Candrayanavrata, Cāndrāyaṇavrata: 4 definitions

Introduction

Introduction:

Candrayanavrata means something in Hinduism, Sanskrit. If you want to know the exact meaning, history, etymology or English translation of this term then check out the descriptions on this page. Add your comment or reference to a book if you want to contribute to this summary article.

Alternative spellings of this word include Chandrayanavrata.

In Hinduism

Dharmashastra (religious law)

[«previous next»] — Candrayanavrata in Dharmashastra glossary
Source: Shodhganga: The saurapurana - a critical study (dharma)

Cāndrāyaṇavrata (चान्द्रायणव्रत) or simply Cāndrāyaṇa refers to penances for expiating (prāyaścitta) sins (pātaka) according to the Manusmṛti XI.217.—Accordingly, “If a person diminishes his food daily by one mouthful during the dark half of the month and increases in the same manner during the bright half and bathes daily at the time of three libations: that is called a cāndrāyaṇavrata”.

Dharmashastra book cover
context information

Dharmashastra (धर्मशास्त्र, dharmaśāstra) contains the instructions (shastra) regarding religious conduct of livelihood (dharma), ceremonies, jurisprudence (study of law) and more. It is categorized as smriti, an important and authoritative selection of books dealing with the Hindu lifestyle.

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Languages of India and abroad

Sanskrit dictionary

[«previous next»] — Candrayanavrata in Sanskrit glossary
Source: Cologne Digital Sanskrit Dictionaries: Shabda-Sagara Sanskrit-English Dictionary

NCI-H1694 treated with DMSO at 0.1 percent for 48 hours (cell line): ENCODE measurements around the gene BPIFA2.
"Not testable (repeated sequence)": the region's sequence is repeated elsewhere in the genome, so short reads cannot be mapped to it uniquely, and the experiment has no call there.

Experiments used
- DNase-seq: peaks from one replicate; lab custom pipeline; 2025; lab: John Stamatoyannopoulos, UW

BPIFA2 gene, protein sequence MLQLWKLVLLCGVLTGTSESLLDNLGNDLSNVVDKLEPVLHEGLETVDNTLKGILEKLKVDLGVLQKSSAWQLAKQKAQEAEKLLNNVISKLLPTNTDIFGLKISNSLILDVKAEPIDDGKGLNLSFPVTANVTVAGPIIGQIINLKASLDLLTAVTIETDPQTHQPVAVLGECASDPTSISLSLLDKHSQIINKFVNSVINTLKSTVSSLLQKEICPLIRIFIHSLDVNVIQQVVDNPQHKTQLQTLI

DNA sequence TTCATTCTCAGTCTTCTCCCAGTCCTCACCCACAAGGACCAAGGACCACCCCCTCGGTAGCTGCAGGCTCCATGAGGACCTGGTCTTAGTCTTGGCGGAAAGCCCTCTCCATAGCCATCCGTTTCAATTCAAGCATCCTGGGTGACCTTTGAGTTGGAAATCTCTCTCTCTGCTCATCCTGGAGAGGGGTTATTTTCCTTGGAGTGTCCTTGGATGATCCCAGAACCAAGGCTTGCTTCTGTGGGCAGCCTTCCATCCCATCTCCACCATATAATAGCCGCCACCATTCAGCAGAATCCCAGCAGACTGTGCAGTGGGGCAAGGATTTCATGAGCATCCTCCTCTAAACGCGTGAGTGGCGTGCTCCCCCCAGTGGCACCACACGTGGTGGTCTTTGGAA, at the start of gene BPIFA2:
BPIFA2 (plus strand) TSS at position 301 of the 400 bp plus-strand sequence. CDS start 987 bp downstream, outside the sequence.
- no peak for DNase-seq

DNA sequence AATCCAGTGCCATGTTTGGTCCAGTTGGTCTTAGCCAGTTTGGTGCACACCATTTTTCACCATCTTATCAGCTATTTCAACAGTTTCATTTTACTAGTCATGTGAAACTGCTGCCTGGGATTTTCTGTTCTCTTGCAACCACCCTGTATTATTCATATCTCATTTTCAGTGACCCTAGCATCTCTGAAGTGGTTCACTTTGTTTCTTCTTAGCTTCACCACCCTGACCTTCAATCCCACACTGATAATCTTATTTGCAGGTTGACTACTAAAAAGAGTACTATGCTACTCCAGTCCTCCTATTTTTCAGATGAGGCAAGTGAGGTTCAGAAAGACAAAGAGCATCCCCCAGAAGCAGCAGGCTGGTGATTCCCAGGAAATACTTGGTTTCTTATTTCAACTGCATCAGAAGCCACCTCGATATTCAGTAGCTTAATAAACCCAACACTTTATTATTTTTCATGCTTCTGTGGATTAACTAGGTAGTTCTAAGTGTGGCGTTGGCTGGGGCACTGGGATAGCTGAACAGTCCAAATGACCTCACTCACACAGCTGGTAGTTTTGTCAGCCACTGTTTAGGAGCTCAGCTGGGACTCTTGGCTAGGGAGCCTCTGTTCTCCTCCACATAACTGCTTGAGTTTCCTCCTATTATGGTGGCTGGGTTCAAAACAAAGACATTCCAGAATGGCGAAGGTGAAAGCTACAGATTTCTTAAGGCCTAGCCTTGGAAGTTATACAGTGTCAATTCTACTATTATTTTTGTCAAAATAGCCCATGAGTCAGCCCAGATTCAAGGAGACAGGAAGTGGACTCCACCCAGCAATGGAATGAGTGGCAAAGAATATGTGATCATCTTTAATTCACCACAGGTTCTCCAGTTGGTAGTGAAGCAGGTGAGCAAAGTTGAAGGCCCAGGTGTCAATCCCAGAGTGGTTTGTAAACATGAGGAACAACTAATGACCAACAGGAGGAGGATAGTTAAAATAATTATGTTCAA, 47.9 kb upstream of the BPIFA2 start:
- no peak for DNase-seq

Cāndrāyaṇavrata (चान्द्रायणव्रत).—n.

(-taṃ) The penance called Chandrayana. E. cāndrāyaṇa as before, and vrata observance.

Source: Cologne Digital Sanskrit Dictionaries: Monier-Williams Sanskrit-English Dictionary

Cāndrāyaṇavrata (चान्द्रायणव्रत):—[=cāndrāyaṇa-vrata] [from cāndrāyaṇa > cāndra] n. idem, [Hitopadeśa i, 4, 2/3.]

Source: Cologne Digital Sanskrit Dictionaries: Yates Sanskrit-English Dictionary

Cāndrāyaṇavrata (चान्द्रायणव्रत):—[cāndrāyaṇa-vrata] (taṃ) 1. n. Penance.

context information

Sanskrit, also spelled संस्कृतम् (saṃskṛtam), is an ancient language of India commonly seen as the grandmother of the Indo-European language family (even English!). Closely allied with Prakrit and Pali, Sanskrit is more exhaustive in both grammar and terms and has the most extensive collection of literature in the world, greatly surpassing its sister-languages Greek and Latin.

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